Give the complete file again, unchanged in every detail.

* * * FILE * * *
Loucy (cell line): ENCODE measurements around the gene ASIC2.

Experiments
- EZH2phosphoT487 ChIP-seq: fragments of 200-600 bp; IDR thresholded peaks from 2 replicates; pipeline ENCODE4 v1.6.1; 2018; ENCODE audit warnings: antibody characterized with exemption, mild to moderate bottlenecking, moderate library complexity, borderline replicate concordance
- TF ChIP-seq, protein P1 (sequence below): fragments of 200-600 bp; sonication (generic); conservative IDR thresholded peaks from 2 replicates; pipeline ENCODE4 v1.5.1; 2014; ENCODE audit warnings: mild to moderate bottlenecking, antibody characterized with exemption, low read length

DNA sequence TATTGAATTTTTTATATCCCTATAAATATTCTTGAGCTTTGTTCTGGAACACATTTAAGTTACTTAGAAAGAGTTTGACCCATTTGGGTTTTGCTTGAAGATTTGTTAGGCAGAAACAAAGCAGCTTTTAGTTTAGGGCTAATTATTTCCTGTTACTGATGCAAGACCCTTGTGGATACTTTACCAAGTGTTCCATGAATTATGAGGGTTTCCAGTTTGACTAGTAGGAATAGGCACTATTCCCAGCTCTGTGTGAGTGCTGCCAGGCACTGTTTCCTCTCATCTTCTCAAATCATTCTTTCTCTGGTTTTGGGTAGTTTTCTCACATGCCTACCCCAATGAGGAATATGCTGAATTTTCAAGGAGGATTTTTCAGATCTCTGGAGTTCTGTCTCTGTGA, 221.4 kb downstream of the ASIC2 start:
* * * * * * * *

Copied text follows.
Loucy (cell line): ENCODE measurements around the gene ASIC2.

Experiments
- EZH2phosphoT487 ChIP-seq: fragments of 200-600 bp; IDR thresholded peaks from 2 replicates; pipeline ENCODE4 v1.6.1; 2018; ENCODE audit warnings: antibody characterized with exemption, mild to moderate bottlenecking, moderate library complexity, borderline replicate concordance
- TF ChIP-seq, protein P1 (sequence below): fragments of 200-600 bp; sonication (generic); conservative IDR thresholded peaks from 2 replicates; pipeline ENCODE4 v1.5.1; 2014; ENCODE audit warnings: mild to moderate bottlenecking, antibody characterized with exemption, low read length

DNA sequence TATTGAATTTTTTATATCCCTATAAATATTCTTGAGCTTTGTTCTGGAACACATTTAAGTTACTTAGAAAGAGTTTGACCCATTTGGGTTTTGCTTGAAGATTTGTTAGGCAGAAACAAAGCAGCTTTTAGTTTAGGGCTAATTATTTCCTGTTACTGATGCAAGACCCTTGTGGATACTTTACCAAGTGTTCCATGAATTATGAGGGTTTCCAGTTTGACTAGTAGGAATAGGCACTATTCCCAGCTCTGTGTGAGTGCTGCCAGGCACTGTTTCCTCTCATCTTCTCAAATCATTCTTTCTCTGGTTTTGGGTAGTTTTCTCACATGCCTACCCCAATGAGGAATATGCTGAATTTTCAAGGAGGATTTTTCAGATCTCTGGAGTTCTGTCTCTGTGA, 221.4 kb downstream of the ASIC2 start: